GDPR: the impact on technology businesses

In this digitally connected world the need for proper use, management and optimisation of data has never been greater. Data issues have been all too common news items over the past few months and tech companies are now firmly under the spotlight.
 
Against this backdrop, the EU has approved the highly anticipated General Data Protection Regulation (GDPR) to take account of the rapid increase in the use of data and how our behaviour towards personal data usage has changed since the launch of the last EU Directive in 1995.
 
The sheer scale of the wide ranging new requirements is compounded by a hard deadline of 25 May 2018 to ensure full compliance with the new regulations. Add to that the cost of non-compliance which could result in penalties of up to €20 million, or four percent of worldwide turnover (whichever is highest), and it is clear that tech companies not only need to fully understand the requirements of the GDPR but also prepare well in advance of 2018.
 
So what are the changes expected under the new regulation?
There are around a dozen headline changes which technology companies should be aware of. Some of the key areas include:
  • Privacy by design – privacy by design calls for the inclusion of data protection from the onset of the designing of systems. Companies must also only hold and process data which is absolutely necessary.
  • Data processors – those who process data on behalf of data controllers, including cloud-providers, data centres and processers. Liability will extend to these and businesses that collect and use personal data.
  • Data protection officers – internal record keeping and a data protection officer (DPO) will be introduced as a requirement for large scale monitoring of data. Their position involves expert knowledge of data protection laws and practices, and they will be required to directly report to the highest level of management.
  • Consent – explicit permission to hold any personal data in electronic systems will become mandatory. It will no longer be possible to rely on implied consent with individuals having the option to opt-out.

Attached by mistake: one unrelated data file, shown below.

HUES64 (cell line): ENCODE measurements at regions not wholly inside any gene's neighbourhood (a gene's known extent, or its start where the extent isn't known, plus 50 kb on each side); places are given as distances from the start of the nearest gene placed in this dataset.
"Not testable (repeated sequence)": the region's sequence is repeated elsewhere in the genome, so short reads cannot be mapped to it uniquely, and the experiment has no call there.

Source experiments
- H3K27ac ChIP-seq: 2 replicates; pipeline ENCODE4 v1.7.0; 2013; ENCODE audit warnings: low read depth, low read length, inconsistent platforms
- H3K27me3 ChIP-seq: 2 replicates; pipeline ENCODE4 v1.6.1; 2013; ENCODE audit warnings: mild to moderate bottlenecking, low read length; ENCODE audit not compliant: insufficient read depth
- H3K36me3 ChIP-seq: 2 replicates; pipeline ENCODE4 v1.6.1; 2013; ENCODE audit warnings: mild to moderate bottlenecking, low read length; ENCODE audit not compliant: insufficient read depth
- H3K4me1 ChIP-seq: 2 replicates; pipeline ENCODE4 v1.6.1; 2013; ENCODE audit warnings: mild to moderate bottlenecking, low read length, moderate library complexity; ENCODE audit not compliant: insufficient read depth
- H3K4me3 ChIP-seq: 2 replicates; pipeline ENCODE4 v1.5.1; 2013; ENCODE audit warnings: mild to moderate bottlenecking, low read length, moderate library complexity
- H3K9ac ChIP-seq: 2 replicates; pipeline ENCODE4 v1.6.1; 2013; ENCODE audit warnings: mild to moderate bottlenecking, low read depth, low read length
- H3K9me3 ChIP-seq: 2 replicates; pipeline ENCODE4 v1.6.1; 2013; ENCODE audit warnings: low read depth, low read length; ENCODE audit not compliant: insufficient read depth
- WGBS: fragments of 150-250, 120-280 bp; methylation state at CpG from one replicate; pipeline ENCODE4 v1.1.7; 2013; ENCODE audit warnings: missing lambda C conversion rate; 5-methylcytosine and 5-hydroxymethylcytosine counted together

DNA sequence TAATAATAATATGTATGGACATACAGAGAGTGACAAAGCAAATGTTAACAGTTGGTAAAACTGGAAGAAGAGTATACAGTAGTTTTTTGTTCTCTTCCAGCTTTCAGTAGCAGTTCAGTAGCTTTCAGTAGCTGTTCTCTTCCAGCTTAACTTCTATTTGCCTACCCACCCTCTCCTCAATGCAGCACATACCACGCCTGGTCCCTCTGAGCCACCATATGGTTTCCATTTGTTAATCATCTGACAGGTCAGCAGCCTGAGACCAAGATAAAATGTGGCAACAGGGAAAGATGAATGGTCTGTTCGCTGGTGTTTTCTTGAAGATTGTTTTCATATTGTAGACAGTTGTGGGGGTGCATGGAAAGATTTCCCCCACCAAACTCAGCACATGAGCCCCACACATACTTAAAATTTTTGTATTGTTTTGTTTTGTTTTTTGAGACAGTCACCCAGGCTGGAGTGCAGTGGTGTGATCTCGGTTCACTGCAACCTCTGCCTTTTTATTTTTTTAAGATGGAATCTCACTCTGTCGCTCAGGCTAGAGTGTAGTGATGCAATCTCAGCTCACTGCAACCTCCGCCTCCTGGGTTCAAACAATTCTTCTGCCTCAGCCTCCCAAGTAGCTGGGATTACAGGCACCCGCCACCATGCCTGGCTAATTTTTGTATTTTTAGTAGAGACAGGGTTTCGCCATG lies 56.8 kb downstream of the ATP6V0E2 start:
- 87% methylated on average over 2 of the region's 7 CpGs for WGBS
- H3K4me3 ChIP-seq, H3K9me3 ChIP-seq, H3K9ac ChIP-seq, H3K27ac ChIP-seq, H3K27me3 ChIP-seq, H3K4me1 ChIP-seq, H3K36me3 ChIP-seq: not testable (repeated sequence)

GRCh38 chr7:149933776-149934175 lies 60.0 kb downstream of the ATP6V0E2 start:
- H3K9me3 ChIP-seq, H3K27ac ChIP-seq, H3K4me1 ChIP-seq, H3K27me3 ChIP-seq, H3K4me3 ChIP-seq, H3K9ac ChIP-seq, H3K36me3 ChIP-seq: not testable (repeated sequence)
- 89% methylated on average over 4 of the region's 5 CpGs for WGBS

• Breach notifications – the notification of a breach, where there is a risk that the rights and freedoms of individuals could become compromised, must be reported within 72 hours of the breach being identified.
  • Right to access – data subjects will now have the right to obtain confirmation from you of what personal data is held concerning them, how is it being processed, where and for what purpose.
  • Right to be forgotten – data subjects will now have the right to be forgotten which entitles the data subject to have you ensure that information is deleted from every piece of IT equipment, portable device and from server back-ups and cloud facilities.
How we can help
There are a number of aspects to the GDPR that will take considerable time to achieve and all organisations should be looking at these now. This draws on a range of governance, risk and assurance capabilities as well as in-depth technical and data protection skills. Our team of Technology Regulation experts can support you to:
 
  1. Educate your senior management and employees on the changes that the GDPR will bring and ensure that they are fully aware of these and how these changes will affect the organisation.
  2. Architect your risk, policy and procedure environments to help you ensure your business operates effectively in line with the GDPR regulation requirements.
  3. Assure the processes you have in place around GDPR giving you independent and timely information on the state of your data management in relation to GDPR regulation requirements.
  4. Manage your GDPR requirements and objectives, making sure you blend education, architecture and assurance in a way that is appropriate to your operation.
  
If you would like further information on the above or find out about our services, please contact Steve Williams.

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